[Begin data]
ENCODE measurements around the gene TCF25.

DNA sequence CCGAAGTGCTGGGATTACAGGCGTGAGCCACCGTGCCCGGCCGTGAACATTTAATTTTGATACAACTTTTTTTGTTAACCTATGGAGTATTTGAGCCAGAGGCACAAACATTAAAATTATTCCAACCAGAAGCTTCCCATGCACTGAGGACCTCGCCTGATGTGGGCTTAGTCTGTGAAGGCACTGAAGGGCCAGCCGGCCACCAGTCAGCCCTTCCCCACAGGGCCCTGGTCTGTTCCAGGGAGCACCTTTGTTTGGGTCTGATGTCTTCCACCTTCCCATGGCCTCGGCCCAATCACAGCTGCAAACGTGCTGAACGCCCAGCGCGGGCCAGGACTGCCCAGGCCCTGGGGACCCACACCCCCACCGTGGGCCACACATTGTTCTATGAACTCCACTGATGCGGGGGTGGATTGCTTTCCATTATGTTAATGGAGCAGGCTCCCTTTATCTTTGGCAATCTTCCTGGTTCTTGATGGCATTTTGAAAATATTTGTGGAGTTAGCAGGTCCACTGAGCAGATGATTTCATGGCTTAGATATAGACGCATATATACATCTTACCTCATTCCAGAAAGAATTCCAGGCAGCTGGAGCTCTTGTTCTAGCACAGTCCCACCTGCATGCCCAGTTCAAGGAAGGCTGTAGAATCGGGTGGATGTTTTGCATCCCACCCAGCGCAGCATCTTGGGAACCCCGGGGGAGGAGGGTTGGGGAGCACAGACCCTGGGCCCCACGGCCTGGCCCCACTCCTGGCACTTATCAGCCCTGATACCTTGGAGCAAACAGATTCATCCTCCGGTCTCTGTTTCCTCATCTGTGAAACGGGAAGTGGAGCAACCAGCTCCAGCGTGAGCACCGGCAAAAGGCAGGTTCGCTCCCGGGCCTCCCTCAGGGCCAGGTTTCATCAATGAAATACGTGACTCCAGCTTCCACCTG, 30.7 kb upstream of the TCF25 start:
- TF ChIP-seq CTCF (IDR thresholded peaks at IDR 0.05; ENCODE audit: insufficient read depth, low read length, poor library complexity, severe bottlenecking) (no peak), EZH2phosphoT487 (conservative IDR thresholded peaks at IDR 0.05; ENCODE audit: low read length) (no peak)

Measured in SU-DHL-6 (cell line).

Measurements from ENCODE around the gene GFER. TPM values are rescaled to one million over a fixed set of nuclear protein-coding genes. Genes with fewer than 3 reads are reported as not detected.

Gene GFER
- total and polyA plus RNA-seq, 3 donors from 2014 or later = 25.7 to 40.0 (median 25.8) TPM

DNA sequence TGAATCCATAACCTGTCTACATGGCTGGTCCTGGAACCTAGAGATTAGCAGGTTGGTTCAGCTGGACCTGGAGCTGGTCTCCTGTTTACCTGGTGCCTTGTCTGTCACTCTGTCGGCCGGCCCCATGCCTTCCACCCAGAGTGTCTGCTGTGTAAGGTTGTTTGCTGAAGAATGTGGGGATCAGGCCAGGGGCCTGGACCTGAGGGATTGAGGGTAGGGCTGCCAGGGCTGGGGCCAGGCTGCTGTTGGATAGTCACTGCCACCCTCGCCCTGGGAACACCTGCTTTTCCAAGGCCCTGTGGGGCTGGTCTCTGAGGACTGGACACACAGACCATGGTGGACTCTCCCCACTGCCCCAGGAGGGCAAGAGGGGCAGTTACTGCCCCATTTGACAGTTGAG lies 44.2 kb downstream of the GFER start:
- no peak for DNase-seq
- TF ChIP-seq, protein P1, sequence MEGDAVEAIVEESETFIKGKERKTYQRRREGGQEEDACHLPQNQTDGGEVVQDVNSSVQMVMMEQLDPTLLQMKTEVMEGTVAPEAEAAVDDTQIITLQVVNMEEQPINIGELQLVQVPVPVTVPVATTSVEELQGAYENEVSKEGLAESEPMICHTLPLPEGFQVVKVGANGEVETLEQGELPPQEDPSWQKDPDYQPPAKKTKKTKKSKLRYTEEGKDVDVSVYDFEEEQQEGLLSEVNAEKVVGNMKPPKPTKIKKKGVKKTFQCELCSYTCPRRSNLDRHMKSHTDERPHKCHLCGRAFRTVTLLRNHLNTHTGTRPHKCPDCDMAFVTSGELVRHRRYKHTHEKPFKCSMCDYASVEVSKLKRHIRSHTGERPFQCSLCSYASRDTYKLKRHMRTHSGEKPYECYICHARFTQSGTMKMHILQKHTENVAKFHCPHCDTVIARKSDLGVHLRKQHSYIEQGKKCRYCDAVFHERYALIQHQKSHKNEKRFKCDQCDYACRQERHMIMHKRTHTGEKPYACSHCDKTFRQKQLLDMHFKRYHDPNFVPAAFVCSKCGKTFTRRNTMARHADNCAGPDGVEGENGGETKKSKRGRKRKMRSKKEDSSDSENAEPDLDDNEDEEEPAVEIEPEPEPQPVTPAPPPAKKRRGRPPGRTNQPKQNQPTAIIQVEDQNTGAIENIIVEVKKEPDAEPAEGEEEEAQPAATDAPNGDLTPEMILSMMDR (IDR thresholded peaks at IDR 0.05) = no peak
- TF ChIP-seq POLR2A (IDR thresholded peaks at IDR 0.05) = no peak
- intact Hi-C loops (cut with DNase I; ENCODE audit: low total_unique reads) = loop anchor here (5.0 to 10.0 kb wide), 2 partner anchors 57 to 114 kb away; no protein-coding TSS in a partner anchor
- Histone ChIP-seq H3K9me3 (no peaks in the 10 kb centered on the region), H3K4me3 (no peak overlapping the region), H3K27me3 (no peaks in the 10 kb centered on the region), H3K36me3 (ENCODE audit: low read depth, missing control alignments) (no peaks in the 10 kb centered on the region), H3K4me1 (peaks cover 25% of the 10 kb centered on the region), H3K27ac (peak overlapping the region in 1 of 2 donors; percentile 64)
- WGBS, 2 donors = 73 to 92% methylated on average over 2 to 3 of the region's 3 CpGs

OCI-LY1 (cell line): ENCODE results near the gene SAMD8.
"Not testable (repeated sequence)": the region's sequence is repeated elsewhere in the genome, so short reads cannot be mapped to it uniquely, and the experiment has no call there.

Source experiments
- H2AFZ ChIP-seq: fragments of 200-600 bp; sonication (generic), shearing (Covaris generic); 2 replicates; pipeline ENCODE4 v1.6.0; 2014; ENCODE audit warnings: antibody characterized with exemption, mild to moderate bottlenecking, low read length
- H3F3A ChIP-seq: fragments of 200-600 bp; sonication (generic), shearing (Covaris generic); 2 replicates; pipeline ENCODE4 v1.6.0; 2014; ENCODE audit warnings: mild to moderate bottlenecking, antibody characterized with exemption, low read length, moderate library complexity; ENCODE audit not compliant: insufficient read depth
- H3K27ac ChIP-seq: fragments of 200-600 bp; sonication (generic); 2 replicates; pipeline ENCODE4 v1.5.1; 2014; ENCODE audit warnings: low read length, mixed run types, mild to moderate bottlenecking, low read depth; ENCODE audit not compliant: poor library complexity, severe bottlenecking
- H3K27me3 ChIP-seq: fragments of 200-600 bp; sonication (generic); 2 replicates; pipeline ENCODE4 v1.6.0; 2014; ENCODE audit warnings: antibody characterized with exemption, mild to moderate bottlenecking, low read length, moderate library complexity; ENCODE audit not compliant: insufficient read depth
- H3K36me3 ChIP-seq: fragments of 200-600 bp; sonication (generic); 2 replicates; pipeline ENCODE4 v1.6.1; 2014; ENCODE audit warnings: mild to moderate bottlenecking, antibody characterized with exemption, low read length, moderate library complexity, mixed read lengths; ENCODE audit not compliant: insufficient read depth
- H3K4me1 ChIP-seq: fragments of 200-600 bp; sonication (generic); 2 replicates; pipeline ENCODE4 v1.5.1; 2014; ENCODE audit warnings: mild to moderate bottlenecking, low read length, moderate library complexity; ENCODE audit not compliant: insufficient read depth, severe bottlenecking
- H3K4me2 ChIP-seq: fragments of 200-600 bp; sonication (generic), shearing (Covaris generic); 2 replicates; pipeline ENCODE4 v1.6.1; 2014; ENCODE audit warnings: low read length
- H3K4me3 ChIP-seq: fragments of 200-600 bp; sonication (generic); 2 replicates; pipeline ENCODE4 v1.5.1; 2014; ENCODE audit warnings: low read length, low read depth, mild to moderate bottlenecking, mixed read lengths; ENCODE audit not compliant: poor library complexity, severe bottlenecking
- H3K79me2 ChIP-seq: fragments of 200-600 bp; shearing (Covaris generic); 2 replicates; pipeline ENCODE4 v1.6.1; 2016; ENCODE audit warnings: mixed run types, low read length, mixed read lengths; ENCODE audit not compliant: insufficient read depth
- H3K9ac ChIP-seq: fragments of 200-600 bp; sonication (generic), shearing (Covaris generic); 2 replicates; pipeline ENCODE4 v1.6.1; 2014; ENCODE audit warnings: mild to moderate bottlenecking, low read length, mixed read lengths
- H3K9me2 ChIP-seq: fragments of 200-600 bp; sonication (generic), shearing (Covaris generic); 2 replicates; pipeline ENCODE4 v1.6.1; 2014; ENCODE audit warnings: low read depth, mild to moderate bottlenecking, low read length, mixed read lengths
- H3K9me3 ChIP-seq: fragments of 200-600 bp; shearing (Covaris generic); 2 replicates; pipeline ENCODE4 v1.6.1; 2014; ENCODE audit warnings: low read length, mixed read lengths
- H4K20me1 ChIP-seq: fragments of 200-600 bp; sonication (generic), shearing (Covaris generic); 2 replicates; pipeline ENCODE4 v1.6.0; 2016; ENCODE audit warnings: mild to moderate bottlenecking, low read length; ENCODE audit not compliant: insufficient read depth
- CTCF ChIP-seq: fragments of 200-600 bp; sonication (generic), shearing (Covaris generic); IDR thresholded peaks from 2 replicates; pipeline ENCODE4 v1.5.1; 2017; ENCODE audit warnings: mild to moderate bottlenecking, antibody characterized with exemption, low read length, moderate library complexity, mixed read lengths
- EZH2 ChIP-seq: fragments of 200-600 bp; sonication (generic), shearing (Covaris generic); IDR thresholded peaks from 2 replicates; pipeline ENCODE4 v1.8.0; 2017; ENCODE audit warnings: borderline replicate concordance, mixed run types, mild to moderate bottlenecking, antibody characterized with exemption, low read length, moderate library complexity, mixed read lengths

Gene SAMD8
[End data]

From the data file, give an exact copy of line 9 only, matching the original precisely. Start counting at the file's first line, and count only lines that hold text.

- no peak for DNase-seq